This time three years ago:
No in-work benefits for four years?

This time four years ago:

This time five years ago:
Another November without snow

This time six years ago:
Snow-free November

This time seven years ago:
Krakowskie Przedmieście in the snow

This time eight years ago:
Ul. Poloneza closed for the building of the S2

Tuesday, 28 November 2017

50th Anniversary of the Polski Fiat 125p

On this day fifty years ago, the very first Polski Fiat 125p rolled off the production line at the Fabryka Samochodów Osobowych (FSO) in Warsaw's Żerań. The licence-built copy of the Italian saloon car was in continuous production until 1991, with more than 1.4 million made. A common (though not as common as its small brother, the Polski Fiat 126p) sight on Poland's roads right through to the late 1990s. Today considered a classic, well-preserved examples are highly sought after by collectors.

To mark the half-century that's passed since the start of production, a small exhibition has been staged in a tent outside the Palace of Culture (Plac Defilad, facing ul, Marszałkowska), which I visited today.

Poland had had a licence-building relationship with Fiat since before WW2; from 1935 to 1939, the Polski Fiat 508 III (below) was produced at the PZInż factory in Warsaw (from 1932 to 1935 the Polski Fiat 508 I and 508 II were assembled there.)

At the time, the Fiat 125 (below) represented sharp, modern European styling, a far cry from the lumpy Warszawa 223 that was produced in parallel at FSO until production of the that type ceased in 1973, by which time the Warszawa was a complete anachronism. The Polski Fiat 125p was a simplified, lower-cost version of the Italian 125, with engines from the discontinued Fiat 1300 and 1500 saloons, while the Italian cars had new 1600 and 1800cc engines and square headlamps.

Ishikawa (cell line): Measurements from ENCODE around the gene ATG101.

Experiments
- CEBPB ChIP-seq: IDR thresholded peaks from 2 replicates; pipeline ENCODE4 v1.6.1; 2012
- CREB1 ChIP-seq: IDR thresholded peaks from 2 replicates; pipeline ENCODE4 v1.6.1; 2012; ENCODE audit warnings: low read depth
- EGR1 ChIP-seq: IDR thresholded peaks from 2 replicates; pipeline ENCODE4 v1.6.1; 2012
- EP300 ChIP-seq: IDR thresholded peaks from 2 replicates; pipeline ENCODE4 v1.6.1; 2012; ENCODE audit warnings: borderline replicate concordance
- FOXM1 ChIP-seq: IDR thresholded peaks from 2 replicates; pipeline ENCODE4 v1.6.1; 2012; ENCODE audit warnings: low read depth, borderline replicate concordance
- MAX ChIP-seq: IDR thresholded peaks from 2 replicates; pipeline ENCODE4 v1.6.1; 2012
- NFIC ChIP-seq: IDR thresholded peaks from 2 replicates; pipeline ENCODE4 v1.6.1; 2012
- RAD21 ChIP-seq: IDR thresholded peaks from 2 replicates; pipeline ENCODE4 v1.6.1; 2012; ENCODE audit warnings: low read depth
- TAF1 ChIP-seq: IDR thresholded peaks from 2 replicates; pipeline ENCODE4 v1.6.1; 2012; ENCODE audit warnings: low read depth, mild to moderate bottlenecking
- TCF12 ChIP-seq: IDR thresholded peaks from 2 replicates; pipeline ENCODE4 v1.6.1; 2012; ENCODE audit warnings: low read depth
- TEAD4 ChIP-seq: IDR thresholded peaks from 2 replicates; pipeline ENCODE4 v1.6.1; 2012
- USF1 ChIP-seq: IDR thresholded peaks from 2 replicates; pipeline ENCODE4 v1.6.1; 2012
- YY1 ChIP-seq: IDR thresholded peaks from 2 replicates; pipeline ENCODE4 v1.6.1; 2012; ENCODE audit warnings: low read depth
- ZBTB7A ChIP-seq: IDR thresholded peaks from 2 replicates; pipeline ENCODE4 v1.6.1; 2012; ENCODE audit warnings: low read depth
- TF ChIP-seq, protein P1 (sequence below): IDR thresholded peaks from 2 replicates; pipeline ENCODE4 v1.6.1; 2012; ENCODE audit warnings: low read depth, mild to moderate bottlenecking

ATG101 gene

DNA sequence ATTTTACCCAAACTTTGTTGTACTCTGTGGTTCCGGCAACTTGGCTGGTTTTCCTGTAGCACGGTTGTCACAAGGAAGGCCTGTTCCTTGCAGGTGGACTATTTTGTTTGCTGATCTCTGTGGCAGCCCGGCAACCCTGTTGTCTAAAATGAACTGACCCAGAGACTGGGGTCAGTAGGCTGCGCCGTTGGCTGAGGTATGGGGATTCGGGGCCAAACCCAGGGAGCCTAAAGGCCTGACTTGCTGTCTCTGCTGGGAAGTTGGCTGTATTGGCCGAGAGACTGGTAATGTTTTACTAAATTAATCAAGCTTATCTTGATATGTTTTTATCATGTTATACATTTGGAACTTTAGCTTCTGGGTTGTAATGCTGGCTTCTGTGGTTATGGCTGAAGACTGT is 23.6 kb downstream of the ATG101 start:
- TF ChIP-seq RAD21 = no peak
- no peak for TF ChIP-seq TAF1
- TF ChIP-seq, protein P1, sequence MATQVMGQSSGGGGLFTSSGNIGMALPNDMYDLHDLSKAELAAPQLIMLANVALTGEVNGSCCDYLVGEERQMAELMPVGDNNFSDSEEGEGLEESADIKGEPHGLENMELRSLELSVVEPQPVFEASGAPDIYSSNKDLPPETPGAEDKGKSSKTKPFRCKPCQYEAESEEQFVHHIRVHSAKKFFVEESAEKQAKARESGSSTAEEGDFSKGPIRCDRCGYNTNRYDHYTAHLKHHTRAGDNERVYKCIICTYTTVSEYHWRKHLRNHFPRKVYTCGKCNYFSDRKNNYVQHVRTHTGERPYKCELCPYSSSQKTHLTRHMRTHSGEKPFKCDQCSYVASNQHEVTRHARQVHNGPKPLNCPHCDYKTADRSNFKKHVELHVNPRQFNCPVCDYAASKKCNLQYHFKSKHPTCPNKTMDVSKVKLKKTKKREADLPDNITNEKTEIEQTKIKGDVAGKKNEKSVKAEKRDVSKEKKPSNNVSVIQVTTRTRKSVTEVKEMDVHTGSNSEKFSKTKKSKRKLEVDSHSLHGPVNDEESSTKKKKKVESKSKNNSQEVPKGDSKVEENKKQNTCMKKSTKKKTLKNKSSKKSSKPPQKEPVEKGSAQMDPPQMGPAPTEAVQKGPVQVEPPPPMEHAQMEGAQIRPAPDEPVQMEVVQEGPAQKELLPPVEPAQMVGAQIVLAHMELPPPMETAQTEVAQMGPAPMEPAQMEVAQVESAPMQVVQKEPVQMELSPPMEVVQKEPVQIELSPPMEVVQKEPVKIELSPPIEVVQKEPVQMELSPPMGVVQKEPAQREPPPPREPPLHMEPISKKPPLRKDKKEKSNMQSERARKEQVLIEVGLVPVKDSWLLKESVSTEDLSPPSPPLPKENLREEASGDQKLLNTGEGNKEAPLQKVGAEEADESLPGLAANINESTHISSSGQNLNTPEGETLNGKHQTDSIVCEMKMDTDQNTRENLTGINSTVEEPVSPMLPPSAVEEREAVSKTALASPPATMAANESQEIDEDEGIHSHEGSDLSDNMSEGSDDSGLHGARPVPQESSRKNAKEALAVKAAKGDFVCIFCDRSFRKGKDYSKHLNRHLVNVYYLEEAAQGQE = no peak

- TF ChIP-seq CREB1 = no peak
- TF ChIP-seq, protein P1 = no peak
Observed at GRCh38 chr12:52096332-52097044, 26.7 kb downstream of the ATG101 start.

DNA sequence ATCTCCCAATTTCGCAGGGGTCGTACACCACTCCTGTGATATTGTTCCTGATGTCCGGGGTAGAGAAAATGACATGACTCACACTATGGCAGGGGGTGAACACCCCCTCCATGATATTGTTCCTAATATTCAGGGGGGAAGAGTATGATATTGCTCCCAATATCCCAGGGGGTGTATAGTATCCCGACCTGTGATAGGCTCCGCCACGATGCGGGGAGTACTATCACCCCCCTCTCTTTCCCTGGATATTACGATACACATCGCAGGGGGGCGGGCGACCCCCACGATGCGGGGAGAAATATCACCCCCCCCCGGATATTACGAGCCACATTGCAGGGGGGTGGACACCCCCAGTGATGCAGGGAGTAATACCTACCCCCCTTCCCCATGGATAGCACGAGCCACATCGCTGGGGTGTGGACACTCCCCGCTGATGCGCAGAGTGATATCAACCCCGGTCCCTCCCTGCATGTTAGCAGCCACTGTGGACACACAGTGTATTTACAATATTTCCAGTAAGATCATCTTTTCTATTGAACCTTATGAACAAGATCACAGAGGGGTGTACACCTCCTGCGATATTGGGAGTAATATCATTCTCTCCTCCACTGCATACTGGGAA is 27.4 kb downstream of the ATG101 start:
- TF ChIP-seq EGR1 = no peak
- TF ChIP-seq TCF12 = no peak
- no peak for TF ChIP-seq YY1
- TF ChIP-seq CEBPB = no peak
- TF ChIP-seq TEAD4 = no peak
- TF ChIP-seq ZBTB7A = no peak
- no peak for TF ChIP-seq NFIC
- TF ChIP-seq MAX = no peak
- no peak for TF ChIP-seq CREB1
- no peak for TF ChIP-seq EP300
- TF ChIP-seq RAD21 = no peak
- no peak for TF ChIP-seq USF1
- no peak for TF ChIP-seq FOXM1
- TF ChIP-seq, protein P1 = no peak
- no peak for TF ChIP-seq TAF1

Below: an estate version (kombi) was produced, and successfully exported too. This is the ambulance version. I had a ride in one of these in 1979; the ambulance driver was moonlighting as a taxi outside a railway station somewhere in western Poland, from where he drove me to a lakeside chalet resort where I was meeting my group of young Poles from London on our Montserrat holiday. The journey (around 25km) cost me $10, I remember.

This is a prototype 4x4 version of the estate; with mechanicals based on the Soviet Lada Niva, it was never put into production because of difficulties in obtaining those Soviet parts.

After Martial Law was imposed in December 1981, the FSO factory lost many of its key workers, and soldiers were drafted in to keep the machines running. Quality plummeted. Fiat was upset that its brand was attached to products of such execrable reliability that it insisted the 125p was renamed the FSO 125p. The car continued to be sold under the FSO brand until production ceased in 1991.

This exhibition runs until next Monday, 4 December, if you can't make it but like the Fiat 125p, there are usually a handful available for hire for retro-style tours of central Warsaw, based in front of the Palace of Culture.

Another view, in the sunlight, yesterday morning.

Bonus shot - a 1972 Ford Capri 1600 GT at the DESA Unicum auction house on ul. Piękna. The auction takes place this Saturday (2 December) and the car is expected to fetch up to 80,000 złotys (£17,000). My father had one like this (1600, but not GT), in bright red, with maroon upholstery. Says it was his favourite car ever, in over 60 years of driving.

This time last year:
Fidel Castro's death divides the world

This time two years ago:
London to Edinburgh by night bus

This time four year ago:
The Regent's Canal, London

This time six years ago:
An end to the entitlement way of thinking

This time seven year:
West Ealing - drab and sad suburb

This time eight years ago:
To Poznań by train

This time ten years ago:
Late autumn drive-time